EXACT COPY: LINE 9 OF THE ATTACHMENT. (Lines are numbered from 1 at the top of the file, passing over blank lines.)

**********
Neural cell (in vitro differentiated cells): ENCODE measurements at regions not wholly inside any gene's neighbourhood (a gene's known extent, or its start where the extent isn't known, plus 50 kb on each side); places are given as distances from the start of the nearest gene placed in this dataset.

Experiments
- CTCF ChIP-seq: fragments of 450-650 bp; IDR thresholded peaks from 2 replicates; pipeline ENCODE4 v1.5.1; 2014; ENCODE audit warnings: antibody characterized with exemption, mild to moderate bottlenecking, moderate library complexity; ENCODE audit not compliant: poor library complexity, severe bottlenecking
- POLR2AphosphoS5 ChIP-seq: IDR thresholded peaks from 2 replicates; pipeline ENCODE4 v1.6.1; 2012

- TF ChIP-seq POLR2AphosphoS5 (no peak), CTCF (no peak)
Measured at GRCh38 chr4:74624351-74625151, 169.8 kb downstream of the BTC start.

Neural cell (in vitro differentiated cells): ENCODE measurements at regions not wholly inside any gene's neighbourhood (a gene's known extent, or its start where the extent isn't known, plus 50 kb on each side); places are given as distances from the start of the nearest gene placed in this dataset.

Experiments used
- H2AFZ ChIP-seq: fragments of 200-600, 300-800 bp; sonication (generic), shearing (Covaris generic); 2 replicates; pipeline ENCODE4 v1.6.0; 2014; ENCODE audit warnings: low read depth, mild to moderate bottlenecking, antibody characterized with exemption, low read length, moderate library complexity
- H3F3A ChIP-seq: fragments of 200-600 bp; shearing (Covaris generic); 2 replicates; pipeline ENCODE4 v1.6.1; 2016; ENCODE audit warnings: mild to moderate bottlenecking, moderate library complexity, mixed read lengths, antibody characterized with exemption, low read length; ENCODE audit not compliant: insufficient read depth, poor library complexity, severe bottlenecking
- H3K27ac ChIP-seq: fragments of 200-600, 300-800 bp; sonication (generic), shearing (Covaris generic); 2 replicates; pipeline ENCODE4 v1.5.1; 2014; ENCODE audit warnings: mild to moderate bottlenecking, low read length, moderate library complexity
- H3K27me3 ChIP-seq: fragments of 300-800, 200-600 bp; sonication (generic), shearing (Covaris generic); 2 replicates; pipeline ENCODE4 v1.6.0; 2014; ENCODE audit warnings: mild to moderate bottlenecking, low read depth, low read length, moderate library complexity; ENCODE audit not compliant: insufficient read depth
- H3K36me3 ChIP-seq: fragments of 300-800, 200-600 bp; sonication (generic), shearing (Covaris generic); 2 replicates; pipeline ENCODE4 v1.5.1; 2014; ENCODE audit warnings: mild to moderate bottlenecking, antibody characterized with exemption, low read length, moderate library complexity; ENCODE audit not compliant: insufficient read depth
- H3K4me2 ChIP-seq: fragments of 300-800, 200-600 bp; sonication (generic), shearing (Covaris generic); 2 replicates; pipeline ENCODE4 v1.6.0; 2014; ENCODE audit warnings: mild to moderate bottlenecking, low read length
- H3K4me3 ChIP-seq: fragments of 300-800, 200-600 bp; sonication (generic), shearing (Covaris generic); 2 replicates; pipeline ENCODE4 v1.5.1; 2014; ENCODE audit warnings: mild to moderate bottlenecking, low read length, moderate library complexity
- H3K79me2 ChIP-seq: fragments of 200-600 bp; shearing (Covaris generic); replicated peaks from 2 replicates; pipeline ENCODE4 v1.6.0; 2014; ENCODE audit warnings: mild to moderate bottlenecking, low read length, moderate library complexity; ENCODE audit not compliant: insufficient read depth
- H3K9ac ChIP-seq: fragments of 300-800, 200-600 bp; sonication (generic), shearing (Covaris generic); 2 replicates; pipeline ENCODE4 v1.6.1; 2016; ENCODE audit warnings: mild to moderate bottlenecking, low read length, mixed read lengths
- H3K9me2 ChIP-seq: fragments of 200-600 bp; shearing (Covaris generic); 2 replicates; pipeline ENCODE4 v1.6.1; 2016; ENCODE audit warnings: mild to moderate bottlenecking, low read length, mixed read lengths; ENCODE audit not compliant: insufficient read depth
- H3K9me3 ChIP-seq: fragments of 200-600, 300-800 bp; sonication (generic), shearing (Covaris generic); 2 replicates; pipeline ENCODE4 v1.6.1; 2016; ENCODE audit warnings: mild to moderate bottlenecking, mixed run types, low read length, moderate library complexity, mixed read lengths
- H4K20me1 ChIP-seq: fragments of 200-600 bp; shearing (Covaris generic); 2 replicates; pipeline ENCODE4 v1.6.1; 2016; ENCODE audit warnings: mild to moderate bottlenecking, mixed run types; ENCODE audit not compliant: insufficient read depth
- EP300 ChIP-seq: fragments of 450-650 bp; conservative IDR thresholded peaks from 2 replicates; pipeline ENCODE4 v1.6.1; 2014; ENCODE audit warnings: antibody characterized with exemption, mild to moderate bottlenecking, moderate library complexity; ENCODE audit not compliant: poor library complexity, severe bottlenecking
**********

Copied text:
- H2AFZ ChIP-seq: fragments of 200-600, 300-800 bp; sonication (generic), shearing (Covaris generic); 2 replicates; pipeline ENCODE4 v1.6.0; 2014; ENCODE audit warnings: low read depth, mild to moderate bottlenecking, antibody characterized with exemption, low read length, moderate library complexity